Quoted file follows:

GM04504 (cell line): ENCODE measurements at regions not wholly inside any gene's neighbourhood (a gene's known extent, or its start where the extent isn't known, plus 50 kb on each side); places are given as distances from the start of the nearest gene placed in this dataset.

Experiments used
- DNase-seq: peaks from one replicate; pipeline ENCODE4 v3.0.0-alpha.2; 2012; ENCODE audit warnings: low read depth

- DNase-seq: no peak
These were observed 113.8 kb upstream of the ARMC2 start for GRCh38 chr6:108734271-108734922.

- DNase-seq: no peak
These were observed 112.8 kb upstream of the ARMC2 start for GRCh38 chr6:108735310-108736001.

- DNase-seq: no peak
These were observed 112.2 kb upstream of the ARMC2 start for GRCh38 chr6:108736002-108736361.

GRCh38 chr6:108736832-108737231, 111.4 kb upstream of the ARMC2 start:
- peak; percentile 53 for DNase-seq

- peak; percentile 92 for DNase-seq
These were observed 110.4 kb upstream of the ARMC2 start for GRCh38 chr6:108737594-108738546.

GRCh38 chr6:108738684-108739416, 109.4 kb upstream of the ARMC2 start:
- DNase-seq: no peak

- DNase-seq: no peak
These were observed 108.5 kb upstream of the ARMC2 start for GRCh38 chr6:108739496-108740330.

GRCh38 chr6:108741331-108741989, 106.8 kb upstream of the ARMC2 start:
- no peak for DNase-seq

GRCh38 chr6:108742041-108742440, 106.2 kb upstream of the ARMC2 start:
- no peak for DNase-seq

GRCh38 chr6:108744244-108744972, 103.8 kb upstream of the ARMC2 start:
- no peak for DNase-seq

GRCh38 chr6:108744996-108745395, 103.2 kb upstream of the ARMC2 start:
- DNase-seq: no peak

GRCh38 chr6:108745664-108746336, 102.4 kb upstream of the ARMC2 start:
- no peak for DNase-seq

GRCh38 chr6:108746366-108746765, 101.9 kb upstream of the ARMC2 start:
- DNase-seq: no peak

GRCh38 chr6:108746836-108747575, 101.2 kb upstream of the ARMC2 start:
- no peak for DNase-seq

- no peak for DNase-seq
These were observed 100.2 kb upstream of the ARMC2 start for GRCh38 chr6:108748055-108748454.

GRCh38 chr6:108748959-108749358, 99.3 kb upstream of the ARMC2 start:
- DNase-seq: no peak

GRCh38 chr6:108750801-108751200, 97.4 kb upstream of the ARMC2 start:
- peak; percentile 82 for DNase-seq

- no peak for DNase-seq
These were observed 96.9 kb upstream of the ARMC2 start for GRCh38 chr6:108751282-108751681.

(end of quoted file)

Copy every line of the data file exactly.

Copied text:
GM04504 (cell line): ENCODE measurements at regions not wholly inside any gene's neighbourhood (a gene's known extent, or its start where the extent isn't known, plus 50 kb on each side); places are given as distances from the start of the nearest gene placed in this dataset.

Experiments used
- DNase-seq: peaks from one replicate; pipeline ENCODE4 v3.0.0-alpha.2; 2012; ENCODE audit warnings: low read depth

- DNase-seq: no peak
These were observed 113.8 kb upstream of the ARMC2 start for GRCh38 chr6:108734271-108734922.

- DNase-seq: no peak
These were observed 112.8 kb upstream of the ARMC2 start for GRCh38 chr6:108735310-108736001.

- DNase-seq: no peak
These were observed 112.2 kb upstream of the ARMC2 start for GRCh38 chr6:108736002-108736361.

GRCh38 chr6:108736832-108737231, 111.4 kb upstream of the ARMC2 start:
- peak; percentile 53 for DNase-seq

- peak; percentile 92 for DNase-seq
These were observed 110.4 kb upstream of the ARMC2 start for GRCh38 chr6:108737594-108738546.

GRCh38 chr6:108738684-108739416, 109.4 kb upstream of the ARMC2 start:
- DNase-seq: no peak

- DNase-seq: no peak
These were observed 108.5 kb upstream of the ARMC2 start for GRCh38 chr6:108739496-108740330.

GRCh38 chr6:108741331-108741989, 106.8 kb upstream of the ARMC2 start:
- no peak for DNase-seq

GRCh38 chr6:108742041-108742440, 106.2 kb upstream of the ARMC2 start:
- no peak for DNase-seq

GRCh38 chr6:108744244-108744972, 103.8 kb upstream of the ARMC2 start:
- no peak for DNase-seq

GRCh38 chr6:108744996-108745395, 103.2 kb upstream of the ARMC2 start:
- DNase-seq: no peak

GRCh38 chr6:108745664-108746336, 102.4 kb upstream of the ARMC2 start:
- no peak for DNase-seq

GRCh38 chr6:108746366-108746765, 101.9 kb upstream of the ARMC2 start:
- DNase-seq: no peak

GRCh38 chr6:108746836-108747575, 101.2 kb upstream of the ARMC2 start:
- no peak for DNase-seq

- no peak for DNase-seq
These were observed 100.2 kb upstream of the ARMC2 start for GRCh38 chr6:108748055-108748454.

GRCh38 chr6:108748959-108749358, 99.3 kb upstream of the ARMC2 start:
- DNase-seq: no peak

GRCh38 chr6:108750801-108751200, 97.4 kb upstream of the ARMC2 start:
- peak; percentile 82 for DNase-seq

- no peak for DNase-seq
These were observed 96.9 kb upstream of the ARMC2 start for GRCh38 chr6:108751282-108751681.